According to Colm To b n this book is the greatest novel to be written in the Irish language I have to take his word for that as I ve never come across any other book originally written in Irish, but certainly it s an unusual and quite distinctive novel that feels very Irish to me Shades of Joyce and Beckett, for sure To b n also claims that it s amongst the best books to come out of Ireland in the twentieth century Praise indeed It was published in 1949 but has only now been translated According to Colm To b n this book is the greatest novel to be written in the Irish language I have to take his word for that as I ve never come across any other book originally written in Irish, but certainly it s an unusual and quite distinctive novel that feels very Irish to me Shades of Joyce and Beckett, for sure To b n also claims that it s amongst the best books to come out of Ireland in the twentieth century Praise indeed It was published in 1949 but has only now been translated into English The author is one of the most significant writers in the Irish language but little known outside his native land That might well change with this translation I hope so, as it s a book well worth discovering However I can t say that I actually enjoyed it, although I certainly appreciated its originality Told entirely in dialogue, with no narration, it certainly taxes the reader s concentration, trying to keep up with who is talking All the characters are dead but there s no peace in the grave for them They carry on talking just as they did when alive, preoccupied with all the worries and concerns they had before They only find out what s been going on since they died when someone new gets buried and can join the conversation It s a clever idea, and the author carries it off well, but I did find myself getting tired of the conceit after a while Absurd, quirky and imaginative, but ultimately, for me, a little tedious Updated March 2016In view of there now being a new translation I ve had to write a new review, but there doesn t seem to be a way on Goodreads of distinguishing between the 2 editions So I m adding this new review on to the old oneCre na Cille is regularly flagged as a great Irish novel and according to Colm To b n the greatest novel to be written in the Irish language I have to take his word for that as I ve never come across any other book originally written in Irish, but certainly it s an unusual and quite distinctive novel that feels very Irish to me Shades of Joyce and Beckett, for sure To b n also claims that it s amongst the best books to come out of Ireland in the twentieth century Praise indeed It was published in 1949 but has only recently been translated for general readership into English The author is one of the most significant writers in the Irish language but is little known outside his native land That might well change with these translations, for surprisingly there have now been 2 in the last year or so Alan Titley published The Dirty Dust just a year ago, and it s now in paperback, and this month, March 2016, we have Liam Mac Con Iomaire and Tim Robinson s Graveyard Clay It s an invidious business comparing translations, especially when you re unable to refer to the original, but it s obvious from just a cursory reading that the translators have taken very different approaches Alan Titley has chosen to make his translation quite vulgar and crude, whilst Mac Con Iomaire and Robinson have made theirs a littleliterary For my money I prefer the latter approach I found Titley s constant use of fuck and cunt just too jarring and inauthentic However, that s my personal view and I m not competent to judge on whether one is better than the other This latest translation also has a lot of supplementary material footnotes, a bibliography, publication history and a lengthy biography of the author, which I found very useful and again makes me prefer this most recent edition Alan Titley also includes a good introduction, though So it s really a matter of taste In any case, as readers we can only applaud this renewal of interest in Mairtin O Cadhain and this classic of Irish literature.However I can t say that I actually enjoyed it, although I certainly appreciated its originality Told entirely in dialogue, with no narration, it certainly taxes the reader s concentration, trying to keep up with who is talking All the characters are dead but there s no peace in the grave for them They carry on talking just as they did when alive, preoccupied with all the worries and concerns they had before They only find out what s been going on since they died when someone new gets buried and can join the conversation It s a clever idea, and the author carries it off well, but I did find myself getting tired of the conceit after a while Absurd, quirky and imaginative, but ultimately, for me, a little tedious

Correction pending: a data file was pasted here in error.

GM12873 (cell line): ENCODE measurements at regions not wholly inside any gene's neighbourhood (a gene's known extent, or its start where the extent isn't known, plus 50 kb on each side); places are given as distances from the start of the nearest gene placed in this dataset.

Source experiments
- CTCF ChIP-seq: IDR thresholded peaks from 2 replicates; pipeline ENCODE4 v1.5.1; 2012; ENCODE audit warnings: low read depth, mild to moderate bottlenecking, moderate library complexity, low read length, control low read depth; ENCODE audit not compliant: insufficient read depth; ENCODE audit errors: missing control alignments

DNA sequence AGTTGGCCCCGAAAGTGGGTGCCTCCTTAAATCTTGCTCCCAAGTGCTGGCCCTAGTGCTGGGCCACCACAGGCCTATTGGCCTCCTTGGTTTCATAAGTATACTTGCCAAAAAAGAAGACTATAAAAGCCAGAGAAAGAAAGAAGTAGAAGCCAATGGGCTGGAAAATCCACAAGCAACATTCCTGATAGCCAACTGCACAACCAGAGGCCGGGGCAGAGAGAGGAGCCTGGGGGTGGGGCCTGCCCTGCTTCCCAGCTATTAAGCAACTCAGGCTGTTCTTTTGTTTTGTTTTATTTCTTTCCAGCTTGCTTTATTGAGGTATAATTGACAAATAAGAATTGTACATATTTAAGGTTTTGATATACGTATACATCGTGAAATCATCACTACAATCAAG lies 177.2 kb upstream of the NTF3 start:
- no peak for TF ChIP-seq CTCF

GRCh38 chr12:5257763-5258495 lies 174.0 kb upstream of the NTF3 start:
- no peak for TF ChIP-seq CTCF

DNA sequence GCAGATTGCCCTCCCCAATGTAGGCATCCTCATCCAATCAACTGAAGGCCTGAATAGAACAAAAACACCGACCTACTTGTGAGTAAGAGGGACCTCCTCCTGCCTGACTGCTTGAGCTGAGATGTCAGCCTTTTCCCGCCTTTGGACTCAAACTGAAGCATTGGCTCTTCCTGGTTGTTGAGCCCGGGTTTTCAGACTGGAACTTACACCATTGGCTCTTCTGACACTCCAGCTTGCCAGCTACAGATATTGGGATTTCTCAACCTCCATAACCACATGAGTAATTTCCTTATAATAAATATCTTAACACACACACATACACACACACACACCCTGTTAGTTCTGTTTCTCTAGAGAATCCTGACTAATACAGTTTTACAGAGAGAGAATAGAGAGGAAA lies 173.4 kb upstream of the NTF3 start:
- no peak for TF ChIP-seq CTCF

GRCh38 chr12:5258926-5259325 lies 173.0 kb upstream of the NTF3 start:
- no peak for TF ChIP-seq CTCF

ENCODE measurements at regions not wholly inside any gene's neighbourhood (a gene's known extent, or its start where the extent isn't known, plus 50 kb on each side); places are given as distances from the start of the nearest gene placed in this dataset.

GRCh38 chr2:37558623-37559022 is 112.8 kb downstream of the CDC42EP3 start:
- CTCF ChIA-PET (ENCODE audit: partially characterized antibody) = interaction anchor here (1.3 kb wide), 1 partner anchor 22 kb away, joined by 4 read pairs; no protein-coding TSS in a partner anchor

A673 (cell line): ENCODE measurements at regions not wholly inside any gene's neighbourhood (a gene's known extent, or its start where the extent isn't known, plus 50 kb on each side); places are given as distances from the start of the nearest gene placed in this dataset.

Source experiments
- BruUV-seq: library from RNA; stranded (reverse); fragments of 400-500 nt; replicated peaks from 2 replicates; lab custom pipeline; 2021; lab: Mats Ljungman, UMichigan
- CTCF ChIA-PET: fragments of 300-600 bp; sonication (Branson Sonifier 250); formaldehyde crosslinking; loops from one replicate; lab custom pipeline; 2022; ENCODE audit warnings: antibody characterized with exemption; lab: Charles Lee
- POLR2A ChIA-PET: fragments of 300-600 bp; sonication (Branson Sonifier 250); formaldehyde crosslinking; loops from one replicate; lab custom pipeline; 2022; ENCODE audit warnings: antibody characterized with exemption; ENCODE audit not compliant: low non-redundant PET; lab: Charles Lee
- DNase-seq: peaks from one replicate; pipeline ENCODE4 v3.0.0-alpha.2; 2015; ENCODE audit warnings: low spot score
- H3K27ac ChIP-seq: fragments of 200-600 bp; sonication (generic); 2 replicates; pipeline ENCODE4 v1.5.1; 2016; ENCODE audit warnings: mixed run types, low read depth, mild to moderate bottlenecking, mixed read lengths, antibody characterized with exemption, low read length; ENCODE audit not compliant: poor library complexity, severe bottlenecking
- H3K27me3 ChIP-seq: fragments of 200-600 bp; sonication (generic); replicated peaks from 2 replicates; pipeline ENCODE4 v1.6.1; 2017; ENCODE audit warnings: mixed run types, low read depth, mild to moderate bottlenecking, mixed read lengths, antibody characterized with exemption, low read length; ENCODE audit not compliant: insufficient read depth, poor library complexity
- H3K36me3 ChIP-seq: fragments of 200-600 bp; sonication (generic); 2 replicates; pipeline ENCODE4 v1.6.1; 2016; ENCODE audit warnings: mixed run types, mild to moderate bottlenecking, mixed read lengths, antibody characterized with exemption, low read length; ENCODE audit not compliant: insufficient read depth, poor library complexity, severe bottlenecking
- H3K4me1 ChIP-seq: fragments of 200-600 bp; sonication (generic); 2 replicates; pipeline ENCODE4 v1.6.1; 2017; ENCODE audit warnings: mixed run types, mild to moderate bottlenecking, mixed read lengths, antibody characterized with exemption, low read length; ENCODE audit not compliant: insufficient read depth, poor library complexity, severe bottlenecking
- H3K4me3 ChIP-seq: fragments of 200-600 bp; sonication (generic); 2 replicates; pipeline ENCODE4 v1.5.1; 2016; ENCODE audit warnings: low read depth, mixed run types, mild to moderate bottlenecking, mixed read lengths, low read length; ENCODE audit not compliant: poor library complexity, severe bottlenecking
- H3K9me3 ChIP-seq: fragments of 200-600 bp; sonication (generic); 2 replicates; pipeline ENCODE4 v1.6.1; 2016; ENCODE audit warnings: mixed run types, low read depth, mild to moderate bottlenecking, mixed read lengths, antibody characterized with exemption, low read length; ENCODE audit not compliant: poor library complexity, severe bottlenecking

7. Emma Emma says: